"Of the more than 5,500 mammals living today, dogs are arguably the most remarkable," says senior author Eric Lander, PhD, director of the Broad Institute at of MIT and Harvard. He is a professor of biology at MIT and systems biology at Harvard Medical School, as well as a member of the Whitehead Institute for Biomedical Research.
"The incredible physical and behavioral diversity of dogs --from Chihuahuas to Great Danes -- is encoded in their genomes. It can uniquely help us understand embryonic development, neurobiology, human disease and the basis of evolution," Dr. Lander notes.
"When compared with the genomes of human and other important organisms, the dog genome provides a powerful tool for identifying genetic factors that contribute to human health and disease," says Francis S. Collins, MD, PhD, director of the National Human Genome Research Institute (NHGRI), which supported the research.
"This milestone is especially gratifying because it will also directly benefit veterinary researchers' efforts to better understand and treat diseases afflicting our loyal canine companions," Dr. Collins adds.
Humans domesticated the dog, Canis familiaris, from gray wolves as long as 100,000 years ago. As a result of selective breeding over the past few centuries, modern dog breeds present a model of diversity. From six-pound Chihuahuas to 120-pound Great Danes, from high-energy Jack Russell Terriers to mild-mannered basset hounds, and from Shetland sheepdogs with their herding instincts to pointers inclined to point, humans have bred dogs for desirable physical and behavioral traits.
Such breeding practices preserve preferred traits of one generation in the next, but they also predispose many dog breeds to genetic disorders, including heart disease, cancer, blindness, cataracts, epilepsy, hip dysplasia and deafness.
The research group found that while different breeds show amazing physical diversity, they often share large segments of their DNA, likely reflecting their recent shared origin. As a result, genetic tools being developed at the Broad Institute and NHGRI for any one breed of dog are likely to be useful in genetic experiments in nearly any breed.
While dogs occupy a special place in human hearts, they also sit at a key branch point, relative to humans, in the evolutionary tree. It was already known that humans share more of their ancestral DNA with dogs than with mice. The availability of the dog genome sequence has allowed researchers to describe a common set of genetic elements -- representing about 5 percent of the human genome -- that are preferentially preserved among human, dog and mouse.
Rather than being evenly distributed, some of these elements are crowded around just a small fraction of the genes in the genome. Future studies of these clusters may give scientists the critical insight needed to unravel how genomes work.
Elaine A. Ostrander, PhD, chief of NHGRI's Cancer Genetics Branch, is a co-author of the Nature paper, along with postdoctoral research fellows, Heidi G. Parker and Nate B. Sutter. In addition, Dr. Ostrander is the lead author of the white paper that sets forth the biomedical rationale for sequencing the dog genome.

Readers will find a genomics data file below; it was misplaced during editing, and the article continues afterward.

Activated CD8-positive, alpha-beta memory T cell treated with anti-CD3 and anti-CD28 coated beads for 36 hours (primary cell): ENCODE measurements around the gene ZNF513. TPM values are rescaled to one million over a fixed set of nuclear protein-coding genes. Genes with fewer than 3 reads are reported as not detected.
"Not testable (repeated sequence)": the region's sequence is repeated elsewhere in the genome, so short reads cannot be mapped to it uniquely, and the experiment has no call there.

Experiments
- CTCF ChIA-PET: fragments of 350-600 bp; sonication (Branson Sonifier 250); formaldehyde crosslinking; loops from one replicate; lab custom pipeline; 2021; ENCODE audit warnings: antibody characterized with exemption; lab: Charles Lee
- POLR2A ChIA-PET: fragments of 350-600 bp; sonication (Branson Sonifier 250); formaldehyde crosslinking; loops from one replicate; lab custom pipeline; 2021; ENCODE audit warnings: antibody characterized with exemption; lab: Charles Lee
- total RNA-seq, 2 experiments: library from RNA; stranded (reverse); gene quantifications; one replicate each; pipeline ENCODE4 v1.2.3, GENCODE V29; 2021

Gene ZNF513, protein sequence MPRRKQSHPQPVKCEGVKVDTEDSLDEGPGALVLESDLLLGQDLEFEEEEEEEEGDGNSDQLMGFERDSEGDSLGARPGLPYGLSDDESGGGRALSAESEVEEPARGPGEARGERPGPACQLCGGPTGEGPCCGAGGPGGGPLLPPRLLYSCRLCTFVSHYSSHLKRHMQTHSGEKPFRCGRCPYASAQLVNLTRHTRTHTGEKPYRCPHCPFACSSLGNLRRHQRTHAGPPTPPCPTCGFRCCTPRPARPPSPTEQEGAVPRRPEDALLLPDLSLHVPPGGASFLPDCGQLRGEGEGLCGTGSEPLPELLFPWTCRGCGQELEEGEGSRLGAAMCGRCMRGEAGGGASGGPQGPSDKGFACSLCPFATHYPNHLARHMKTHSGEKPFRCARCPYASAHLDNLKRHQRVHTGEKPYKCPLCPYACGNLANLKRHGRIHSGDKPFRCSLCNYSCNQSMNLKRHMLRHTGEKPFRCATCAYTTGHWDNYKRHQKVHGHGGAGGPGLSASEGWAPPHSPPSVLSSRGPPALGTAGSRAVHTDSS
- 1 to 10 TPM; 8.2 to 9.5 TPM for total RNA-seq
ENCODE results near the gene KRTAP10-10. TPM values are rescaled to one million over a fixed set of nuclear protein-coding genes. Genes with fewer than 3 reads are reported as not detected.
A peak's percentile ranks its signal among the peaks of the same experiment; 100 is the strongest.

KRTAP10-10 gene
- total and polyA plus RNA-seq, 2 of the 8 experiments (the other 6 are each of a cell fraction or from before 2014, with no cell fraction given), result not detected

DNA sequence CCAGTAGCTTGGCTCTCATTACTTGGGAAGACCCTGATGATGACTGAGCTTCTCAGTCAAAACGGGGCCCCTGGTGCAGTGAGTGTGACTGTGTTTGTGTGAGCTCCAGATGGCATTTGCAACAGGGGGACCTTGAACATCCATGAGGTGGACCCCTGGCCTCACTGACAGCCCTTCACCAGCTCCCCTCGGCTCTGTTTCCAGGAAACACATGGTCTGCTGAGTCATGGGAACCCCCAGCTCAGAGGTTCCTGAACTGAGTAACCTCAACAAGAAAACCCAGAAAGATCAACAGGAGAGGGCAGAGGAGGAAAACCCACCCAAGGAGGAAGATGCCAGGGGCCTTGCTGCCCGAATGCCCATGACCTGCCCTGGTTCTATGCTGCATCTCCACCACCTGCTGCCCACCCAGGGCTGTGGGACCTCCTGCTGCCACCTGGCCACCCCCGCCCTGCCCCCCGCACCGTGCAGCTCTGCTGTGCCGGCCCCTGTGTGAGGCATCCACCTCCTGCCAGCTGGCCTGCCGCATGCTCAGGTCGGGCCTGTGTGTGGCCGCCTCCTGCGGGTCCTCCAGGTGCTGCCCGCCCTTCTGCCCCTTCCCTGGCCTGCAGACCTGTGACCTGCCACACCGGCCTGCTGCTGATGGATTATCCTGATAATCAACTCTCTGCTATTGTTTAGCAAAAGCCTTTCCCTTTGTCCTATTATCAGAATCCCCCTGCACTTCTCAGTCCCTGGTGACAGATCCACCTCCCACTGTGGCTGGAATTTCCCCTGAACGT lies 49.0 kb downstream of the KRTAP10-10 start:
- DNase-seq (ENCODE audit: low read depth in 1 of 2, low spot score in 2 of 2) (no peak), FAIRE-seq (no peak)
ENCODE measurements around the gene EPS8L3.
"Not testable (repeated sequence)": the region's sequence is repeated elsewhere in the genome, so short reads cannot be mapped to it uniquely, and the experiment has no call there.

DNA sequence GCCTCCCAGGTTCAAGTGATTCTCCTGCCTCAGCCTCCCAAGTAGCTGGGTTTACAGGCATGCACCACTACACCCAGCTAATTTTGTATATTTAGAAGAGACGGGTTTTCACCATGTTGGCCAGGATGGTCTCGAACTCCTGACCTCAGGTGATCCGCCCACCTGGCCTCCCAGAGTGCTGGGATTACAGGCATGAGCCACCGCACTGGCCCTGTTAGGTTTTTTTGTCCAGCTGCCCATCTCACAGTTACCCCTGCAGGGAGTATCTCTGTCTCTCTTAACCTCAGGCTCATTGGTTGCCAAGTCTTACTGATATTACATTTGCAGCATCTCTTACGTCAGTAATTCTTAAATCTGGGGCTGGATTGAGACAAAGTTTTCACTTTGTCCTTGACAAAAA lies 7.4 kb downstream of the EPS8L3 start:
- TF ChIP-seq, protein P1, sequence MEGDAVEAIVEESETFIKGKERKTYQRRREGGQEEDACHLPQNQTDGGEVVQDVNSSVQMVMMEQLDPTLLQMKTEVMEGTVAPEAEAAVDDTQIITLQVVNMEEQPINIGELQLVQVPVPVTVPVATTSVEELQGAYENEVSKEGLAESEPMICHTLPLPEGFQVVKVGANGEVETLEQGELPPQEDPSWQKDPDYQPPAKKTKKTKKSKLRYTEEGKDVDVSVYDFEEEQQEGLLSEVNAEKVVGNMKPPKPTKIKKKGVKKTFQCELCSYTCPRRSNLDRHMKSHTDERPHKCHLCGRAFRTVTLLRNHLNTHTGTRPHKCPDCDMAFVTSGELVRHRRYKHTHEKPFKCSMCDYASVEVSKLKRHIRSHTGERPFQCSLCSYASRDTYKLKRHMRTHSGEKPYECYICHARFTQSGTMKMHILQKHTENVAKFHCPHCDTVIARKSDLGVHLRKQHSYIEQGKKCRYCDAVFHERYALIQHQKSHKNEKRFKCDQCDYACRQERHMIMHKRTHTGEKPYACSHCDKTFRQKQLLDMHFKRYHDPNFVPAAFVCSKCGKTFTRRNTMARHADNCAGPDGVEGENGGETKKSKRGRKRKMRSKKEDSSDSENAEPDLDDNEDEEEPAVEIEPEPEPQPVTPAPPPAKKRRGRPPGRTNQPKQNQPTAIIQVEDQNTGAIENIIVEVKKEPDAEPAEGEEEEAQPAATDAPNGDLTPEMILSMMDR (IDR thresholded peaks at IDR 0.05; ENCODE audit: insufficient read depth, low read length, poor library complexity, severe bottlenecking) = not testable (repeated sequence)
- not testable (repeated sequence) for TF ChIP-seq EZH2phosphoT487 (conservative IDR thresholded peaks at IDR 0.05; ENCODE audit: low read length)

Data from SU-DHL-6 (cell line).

Dr. Ostrander's laboratory maps genes responsible for susceptibility to cancer -- including breast and prostate cancers -- in canines and humans.
"The leading causes of death in dogs are a variety of cancers, and many of them are very similar biologically to human cancers." says Dr. Ostrander. "Using the dog genome sequence in combination with the human genome sequence will help researchers to narrow their search for many more of the genetic contributors underlying cancer and other major diseases."
Efforts to create the genetic tools needed for mapping disease genes in dogs have gained momentum over the last 15 years, and already include a partial survey of the poodle genome. More than two years ago, Kerstin Lindblad-Toh, PhD, co-director of the genome sequencing and analysis program at the Broad Institute, and colleagues embarked on a two-part project to assemble a complete map of the dog genome.
First, they acquired high-quality DNA sequence covering nearly 99 percent of the dog genome from a female boxer named Tasha. The boxer was chosen as a representative of the average purebred dog to produce what has become a reference sequence for the dog-genome community.
Using the sequence information as a genetic "compass," they navigated the genomes of 10 different dog breeds and other related canine species, including the gray wolf and the coyote.
The researchers identified roughly 2.5 million single nucleotide polymorphisms, or SNPs, sprinkled throughout the dog genome. SNPs are variations in the DNA code, some of which contribute to diseases or the overall health of a dog. SNPs also can be used to create a set of coordinates with which to survey genetic changes, both within and across dog breeds.
These efforts revealed that individual breeds have maintained a large amount of genetic variability, despite their long history of restrictive breeding.
In practical terms, this means that future efforts to locate disease genes in dogs can be much narrower in scope than comparable human studies, requiring a smaller number of genetic markers and DNA samples collected from the blood or cheek from only a few hundred dogs.
Submitted by John Chandler